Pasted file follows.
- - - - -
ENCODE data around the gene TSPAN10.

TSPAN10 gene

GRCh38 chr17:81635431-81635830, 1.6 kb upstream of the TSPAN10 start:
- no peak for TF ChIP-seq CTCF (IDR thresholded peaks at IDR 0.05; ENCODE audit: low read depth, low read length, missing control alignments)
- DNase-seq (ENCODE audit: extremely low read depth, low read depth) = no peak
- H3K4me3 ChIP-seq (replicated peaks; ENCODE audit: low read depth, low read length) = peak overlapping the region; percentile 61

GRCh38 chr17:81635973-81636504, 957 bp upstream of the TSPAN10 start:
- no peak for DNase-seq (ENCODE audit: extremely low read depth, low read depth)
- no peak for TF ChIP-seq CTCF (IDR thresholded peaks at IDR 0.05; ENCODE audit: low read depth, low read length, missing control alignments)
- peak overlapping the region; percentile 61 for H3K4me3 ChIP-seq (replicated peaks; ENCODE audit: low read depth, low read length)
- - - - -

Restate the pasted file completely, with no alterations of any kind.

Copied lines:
ENCODE data around the gene TSPAN10.

TSPAN10 gene

GRCh38 chr17:81635431-81635830, 1.6 kb upstream of the TSPAN10 start:
- no peak for TF ChIP-seq CTCF (IDR thresholded peaks at IDR 0.05; ENCODE audit: low read depth, low read length, missing control alignments)
- DNase-seq (ENCODE audit: extremely low read depth, low read depth) = no peak
- H3K4me3 ChIP-seq (replicated peaks; ENCODE audit: low read depth, low read length) = peak overlapping the region; percentile 61

GRCh38 chr17:81635973-81636504, 957 bp upstream of the TSPAN10 start:
- no peak for DNase-seq (ENCODE audit: extremely low read depth, low read depth)
- no peak for TF ChIP-seq CTCF (IDR thresholded peaks at IDR 0.05; ENCODE audit: low read depth, low read length, missing control alignments)
- peak overlapping the region; percentile 61 for H3K4me3 ChIP-seq (replicated peaks; ENCODE audit: low read depth, low read length)